Chief Foxworth's Use of Force Review Board (UFB) and Discipline Review Board (DRB) are currently being staffed--even though there still has not been any document released specifying exactly how they will function. These two new boards, modeled mostly on similar groups in Phoenix, are set up to review any use of force case to determine whether it was in or out of policy, and propose the level of discipline on any finding of misconduct. They will base their decisions on police detectives' investigations. The boards will consist of three assistant chiefs, two "peer officers," the officer's commander, and three citizens.

The application process was announced in late June, with forms available only at police precincts and a deadline of July 1. On July 21, the Portland Skanner printed an announcement that the deadline was extended until August 1--but only those who already had applications could apply.

In May, members of Portland Copwatch, the League of Women Voters, the National Lawyers Guild, the Latino Network, and former CRC vice chair Denise Stone met with Assistant Chief Prunk, who is designing the Boards. [Phoenix's Use of Force Board 

When asked why he had only spoken to two Chief's advisory groups (the Community Police Organizational Review Team [CPORT] and the Chief's Forum) about the topic instead of people in those communities affected by police misconduct, he said, "Oh, the special interests?"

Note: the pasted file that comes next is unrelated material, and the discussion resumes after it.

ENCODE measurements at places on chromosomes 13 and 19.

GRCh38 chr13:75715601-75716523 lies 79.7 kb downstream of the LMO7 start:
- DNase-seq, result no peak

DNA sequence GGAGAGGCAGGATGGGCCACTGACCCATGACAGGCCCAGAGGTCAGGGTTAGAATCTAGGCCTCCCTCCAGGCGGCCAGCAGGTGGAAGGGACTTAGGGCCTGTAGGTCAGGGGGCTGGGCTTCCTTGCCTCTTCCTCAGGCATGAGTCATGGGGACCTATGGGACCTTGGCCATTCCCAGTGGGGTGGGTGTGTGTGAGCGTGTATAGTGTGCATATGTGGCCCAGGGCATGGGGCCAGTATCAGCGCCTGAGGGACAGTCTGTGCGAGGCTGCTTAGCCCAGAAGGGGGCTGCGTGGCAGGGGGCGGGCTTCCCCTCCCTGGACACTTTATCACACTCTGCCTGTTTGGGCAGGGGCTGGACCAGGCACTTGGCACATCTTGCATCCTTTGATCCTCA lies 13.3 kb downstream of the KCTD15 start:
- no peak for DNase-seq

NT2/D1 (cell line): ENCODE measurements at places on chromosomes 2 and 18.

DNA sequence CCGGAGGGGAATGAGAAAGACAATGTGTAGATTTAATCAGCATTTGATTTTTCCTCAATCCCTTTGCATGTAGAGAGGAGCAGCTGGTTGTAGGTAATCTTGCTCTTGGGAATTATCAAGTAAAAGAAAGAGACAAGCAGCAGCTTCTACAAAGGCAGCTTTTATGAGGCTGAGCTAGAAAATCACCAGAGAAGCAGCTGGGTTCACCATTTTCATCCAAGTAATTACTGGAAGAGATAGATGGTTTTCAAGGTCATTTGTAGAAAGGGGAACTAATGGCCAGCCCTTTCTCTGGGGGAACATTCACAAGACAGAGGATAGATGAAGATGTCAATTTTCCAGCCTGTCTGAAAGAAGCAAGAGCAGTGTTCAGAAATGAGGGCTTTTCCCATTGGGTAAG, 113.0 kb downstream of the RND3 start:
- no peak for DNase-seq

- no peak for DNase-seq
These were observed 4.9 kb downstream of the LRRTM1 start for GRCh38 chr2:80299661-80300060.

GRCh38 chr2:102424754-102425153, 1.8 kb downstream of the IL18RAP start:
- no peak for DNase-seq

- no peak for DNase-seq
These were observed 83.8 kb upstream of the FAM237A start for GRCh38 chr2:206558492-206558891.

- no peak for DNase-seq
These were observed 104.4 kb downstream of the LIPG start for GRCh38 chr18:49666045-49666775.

We further urged Prunk, as we had CPORT and the IPR/CRC, to find ways to integrate these review boards with the CRC. Even though these are "internal" boards reviewing cases for possible misconduct (in place of the current Review Level Committee), the people on these boards will need the same kind of training and will be making the same kind of policy recommendations as the CRC. A formal relationship should be established between the CRC and these new boards so that the system is holistic. After all, many shootings and other use of force cases begin as simple traffic stops.

IPR Director Rosenthal claimed a person would have to resign from CRC to be on the Use of Force Review Board. Howver, Chief Foxworth asked him to invite CRC members to be part of the UFB, and Rosenthal agreed.

Perhaps some of the 15 people who will rotate through the UFB/DRB can also participate in the CRC. These 15 people might be useful on CRC sub-committees, and the committees could keep each other--and the public--informed of important policy and training issues under review.


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